Are food riots brewing? Global food prices are the highest since the Eisenhower administration. – The Informant.

Are food riots brewing? Global food prices are the highest since the Eisenhower administration.

Published on 29.6.2022

An article written by Blue State Conservative.

We have all been shocked by the recent sharp rise in food prices. It seems that every time we go to the supermarket the prices keep going up.

One wonders, on an aggregate level, how much food prices have risen relative to historical norms. Also, how will high food prices affect culture, not just in the United States, but around the world? Is a global food crisis coming, which could lead to social conflict? Even food riots?

The FAO Food Price Index (FFPI) is a measure of the monthly change in international prices of a basket of food products. It is made up of the average of five product group price indices weighted by the average export shares of each group over 2014-2016.

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A feature article published in the June 2020 edition of the Food Outlook presents the revision of the base period for the calculation of the IPFF and the expansion of its price coverage, which will be introduced from July 2020. An article from November 2013 contains technical background on the previous IPFF build. Monthly release dates for 2022: January 6, February 3, March 4, April 8, May 6, June 3, July 8, August 5, September 2, October 7, November 4 and December 2.

See the latest June 2022 release in the graphic below and find out more here.

The orange line above is the non-inflation-adjusted price, and the yellow shows the inflation-adjusted price for that index. It should be understood here that the inflation-adjusted index shows that it is at its highest level in 62 years and is about 50% higher than the historical average of 100.

Statistics highlights a link between this rise in food prices and potential political unrest. The Russian war in Ukraine had immediate repercussions on world food markets, given the role of these countries as major exporters of essential agricultural products, such as wheat, sunflower oil, barley and corn. , while also affecting perishables such as fruits and vegetables.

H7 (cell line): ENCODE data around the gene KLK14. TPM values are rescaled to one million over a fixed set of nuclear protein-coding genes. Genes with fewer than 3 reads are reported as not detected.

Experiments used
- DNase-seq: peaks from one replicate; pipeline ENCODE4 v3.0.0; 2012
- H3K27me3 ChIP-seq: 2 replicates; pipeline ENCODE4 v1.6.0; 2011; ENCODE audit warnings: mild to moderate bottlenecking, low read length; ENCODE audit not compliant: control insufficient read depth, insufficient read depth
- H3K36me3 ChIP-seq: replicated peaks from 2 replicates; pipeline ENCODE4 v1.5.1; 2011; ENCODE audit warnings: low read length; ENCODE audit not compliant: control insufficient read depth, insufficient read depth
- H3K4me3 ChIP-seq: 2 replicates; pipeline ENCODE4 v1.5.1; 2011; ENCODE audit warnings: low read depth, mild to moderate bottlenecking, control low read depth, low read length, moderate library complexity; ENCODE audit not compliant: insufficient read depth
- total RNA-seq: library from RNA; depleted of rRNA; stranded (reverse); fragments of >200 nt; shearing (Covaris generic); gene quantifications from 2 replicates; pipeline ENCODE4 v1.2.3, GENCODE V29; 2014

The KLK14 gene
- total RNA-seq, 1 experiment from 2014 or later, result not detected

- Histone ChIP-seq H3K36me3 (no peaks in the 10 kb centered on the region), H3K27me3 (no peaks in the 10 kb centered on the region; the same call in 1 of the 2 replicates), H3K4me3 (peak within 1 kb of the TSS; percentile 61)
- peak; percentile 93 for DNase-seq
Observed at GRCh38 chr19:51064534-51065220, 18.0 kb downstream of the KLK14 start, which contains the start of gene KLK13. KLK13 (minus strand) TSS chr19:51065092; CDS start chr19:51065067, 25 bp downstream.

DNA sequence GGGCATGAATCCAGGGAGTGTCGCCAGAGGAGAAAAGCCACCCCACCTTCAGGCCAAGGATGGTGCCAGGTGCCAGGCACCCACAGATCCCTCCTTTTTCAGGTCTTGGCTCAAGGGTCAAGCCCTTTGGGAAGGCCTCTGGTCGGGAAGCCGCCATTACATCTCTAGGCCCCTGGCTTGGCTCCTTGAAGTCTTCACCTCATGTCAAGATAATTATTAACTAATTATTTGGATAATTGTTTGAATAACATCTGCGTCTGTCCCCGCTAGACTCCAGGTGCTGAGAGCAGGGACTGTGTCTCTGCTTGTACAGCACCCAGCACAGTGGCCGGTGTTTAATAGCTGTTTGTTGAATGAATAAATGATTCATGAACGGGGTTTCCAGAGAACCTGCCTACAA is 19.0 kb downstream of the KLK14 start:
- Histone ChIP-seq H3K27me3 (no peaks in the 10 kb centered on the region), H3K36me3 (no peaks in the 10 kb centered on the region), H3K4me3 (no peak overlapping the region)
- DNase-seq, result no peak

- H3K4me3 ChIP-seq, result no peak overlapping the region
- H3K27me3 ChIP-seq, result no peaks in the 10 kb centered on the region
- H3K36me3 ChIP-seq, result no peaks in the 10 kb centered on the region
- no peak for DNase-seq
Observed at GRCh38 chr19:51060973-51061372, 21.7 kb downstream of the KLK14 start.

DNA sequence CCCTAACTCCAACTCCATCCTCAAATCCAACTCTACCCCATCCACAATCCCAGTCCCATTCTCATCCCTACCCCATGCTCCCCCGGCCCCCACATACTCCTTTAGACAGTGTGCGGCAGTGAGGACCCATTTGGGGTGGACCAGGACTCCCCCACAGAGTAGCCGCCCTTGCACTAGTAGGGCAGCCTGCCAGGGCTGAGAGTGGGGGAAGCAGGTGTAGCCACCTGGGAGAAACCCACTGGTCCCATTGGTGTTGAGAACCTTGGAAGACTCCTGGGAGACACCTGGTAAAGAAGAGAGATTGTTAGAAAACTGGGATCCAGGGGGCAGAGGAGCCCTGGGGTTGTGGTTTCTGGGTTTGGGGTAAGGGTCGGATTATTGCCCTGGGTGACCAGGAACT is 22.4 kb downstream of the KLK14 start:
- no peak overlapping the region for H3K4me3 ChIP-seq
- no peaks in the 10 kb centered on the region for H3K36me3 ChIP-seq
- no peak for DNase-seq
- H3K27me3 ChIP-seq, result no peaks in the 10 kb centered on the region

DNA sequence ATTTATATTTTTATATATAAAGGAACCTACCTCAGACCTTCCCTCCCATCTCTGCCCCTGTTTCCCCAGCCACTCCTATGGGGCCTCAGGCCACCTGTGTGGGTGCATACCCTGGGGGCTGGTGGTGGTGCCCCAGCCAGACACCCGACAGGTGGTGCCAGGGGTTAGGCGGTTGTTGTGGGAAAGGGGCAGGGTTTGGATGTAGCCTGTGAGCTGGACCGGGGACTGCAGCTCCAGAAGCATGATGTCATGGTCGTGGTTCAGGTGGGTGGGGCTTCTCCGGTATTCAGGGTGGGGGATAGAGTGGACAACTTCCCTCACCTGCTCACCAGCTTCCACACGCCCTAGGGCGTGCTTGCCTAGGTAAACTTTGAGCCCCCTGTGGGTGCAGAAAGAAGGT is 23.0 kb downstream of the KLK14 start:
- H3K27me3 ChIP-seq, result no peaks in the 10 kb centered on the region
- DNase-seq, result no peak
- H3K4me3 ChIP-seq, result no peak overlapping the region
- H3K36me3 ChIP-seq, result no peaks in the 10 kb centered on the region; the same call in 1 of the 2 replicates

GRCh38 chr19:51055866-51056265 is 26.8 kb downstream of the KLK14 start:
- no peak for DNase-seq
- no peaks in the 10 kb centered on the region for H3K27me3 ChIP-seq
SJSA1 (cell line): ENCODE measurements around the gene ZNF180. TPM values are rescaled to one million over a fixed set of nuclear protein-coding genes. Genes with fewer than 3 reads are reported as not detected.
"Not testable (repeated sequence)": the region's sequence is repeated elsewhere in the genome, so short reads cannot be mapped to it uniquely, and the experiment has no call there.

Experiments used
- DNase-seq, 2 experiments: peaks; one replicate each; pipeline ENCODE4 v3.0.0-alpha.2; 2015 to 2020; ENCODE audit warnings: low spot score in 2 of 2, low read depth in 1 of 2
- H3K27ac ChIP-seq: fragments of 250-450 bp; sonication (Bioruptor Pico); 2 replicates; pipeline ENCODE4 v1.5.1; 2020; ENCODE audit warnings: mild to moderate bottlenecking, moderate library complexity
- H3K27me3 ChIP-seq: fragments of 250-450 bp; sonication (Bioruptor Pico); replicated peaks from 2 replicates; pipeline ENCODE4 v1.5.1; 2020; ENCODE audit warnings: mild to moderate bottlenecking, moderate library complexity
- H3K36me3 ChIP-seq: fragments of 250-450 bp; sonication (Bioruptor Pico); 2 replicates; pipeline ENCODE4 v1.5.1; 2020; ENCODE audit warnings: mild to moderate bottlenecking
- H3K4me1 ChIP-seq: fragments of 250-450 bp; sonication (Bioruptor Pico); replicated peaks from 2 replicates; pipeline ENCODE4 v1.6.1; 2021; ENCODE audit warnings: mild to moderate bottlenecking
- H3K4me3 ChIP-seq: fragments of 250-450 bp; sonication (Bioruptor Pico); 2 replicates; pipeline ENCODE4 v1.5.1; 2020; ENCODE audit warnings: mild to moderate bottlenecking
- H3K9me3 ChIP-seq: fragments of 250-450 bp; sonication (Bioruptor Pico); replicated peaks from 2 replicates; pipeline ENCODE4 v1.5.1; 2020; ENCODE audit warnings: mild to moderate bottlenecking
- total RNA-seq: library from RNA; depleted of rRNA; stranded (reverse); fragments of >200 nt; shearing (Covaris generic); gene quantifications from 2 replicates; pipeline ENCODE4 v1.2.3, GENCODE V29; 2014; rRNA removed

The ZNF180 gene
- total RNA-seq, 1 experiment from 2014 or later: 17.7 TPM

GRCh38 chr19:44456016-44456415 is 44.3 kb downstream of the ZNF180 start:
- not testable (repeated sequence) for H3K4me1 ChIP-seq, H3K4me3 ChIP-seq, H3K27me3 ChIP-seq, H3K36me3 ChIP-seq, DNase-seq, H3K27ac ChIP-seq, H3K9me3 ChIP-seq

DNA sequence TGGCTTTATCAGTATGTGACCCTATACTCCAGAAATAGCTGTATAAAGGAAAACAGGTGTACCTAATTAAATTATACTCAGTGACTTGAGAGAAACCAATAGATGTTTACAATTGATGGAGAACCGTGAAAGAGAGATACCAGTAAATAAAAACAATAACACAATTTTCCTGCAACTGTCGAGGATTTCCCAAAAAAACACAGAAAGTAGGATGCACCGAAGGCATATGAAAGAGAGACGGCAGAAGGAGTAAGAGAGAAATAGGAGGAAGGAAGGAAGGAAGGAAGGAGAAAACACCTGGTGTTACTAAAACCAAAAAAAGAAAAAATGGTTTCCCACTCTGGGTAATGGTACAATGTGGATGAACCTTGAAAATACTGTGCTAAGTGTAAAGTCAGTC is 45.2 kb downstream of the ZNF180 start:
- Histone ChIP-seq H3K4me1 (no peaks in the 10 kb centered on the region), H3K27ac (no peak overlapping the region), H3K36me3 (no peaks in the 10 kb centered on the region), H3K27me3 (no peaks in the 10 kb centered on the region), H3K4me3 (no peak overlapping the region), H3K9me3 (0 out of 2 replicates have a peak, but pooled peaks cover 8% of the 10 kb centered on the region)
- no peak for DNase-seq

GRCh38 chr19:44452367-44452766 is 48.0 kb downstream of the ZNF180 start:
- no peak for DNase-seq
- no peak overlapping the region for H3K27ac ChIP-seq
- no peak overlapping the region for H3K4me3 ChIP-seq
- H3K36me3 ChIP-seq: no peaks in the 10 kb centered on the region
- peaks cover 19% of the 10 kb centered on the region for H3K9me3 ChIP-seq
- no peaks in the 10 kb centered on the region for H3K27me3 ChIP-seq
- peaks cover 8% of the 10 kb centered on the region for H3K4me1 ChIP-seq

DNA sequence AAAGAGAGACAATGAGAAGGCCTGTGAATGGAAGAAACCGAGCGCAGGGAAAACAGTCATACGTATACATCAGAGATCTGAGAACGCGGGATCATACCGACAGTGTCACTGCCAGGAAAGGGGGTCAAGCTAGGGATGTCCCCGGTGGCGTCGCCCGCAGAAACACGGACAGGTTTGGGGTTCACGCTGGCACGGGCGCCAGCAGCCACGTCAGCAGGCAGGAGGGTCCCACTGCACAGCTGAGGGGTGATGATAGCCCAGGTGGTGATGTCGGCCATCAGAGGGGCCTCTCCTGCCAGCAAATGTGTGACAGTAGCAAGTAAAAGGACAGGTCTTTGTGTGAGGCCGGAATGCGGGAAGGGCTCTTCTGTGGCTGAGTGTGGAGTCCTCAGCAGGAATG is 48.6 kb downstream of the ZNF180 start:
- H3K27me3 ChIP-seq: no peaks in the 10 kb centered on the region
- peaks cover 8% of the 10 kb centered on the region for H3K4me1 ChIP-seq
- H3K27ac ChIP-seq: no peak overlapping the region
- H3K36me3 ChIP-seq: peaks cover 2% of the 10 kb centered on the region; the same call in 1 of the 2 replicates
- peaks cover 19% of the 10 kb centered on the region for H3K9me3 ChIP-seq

In the past, similar food price spikes have caused unrest, mostly in developing countries, and even coincided with the Arab Spring of 2011, when people in North Africa and the Middle East were forced by oppressive regimes and feeling additional pressure on their livelihoods due to high prices, rose up and overthrew several regional regimes. The current level of food prices even exceeds the peaks seen in 2011 and 2008, when prices of food and other commodities rose dramatically, causing unrest in several African countries as well as Bangladesh, Haiti , Indonesia and Yemen. The onset of the global financial crisis put an end to the price spike that year.

In the current situation, Human Rights Watch warned that a food crisis could again hit North Africa and the Middle East, as several countries in the region are major importers of Russian or Ukrainian food products. According to Chris Barrett, professor of economics at Cornell University, the risk of disorders is again increased. In early June, food prices had already sparked protests around the world, including in Asia, Africa, the Middle East, Latin America and Europe. See this link in the graphic below.

Is there a food crisis coming? Well, our elite lords seem to think so. UN Secretary General António Guterres said that the war in Ukraine has added to the disruption caused by climate change, the COVID-19 pandemic and inequality to produce an “unprecedented global food crisis” which is already affecting hundreds of millions of people. Trump’s former deputy national security adviser KT McFarland says a major food shortage is coming in the coming months.

Watch the video below.

But you might think that only happens in distant third world countries. There is no doubt that a 50% increase in your food budget is less serious in western countries than in third world countries, but what happens when you can’t get food at n any price – as we have seen recently with tampons and formula? Remember (see video below) what Americans did when they couldn’t afford toilet paper?

Could rising food prices and/or food shortages cause food riots in America? What would Americans do if they were really hungry?

Do we trust that our current government leaders could handle such a potential situation?

By Tom Williams at Right Wire Report

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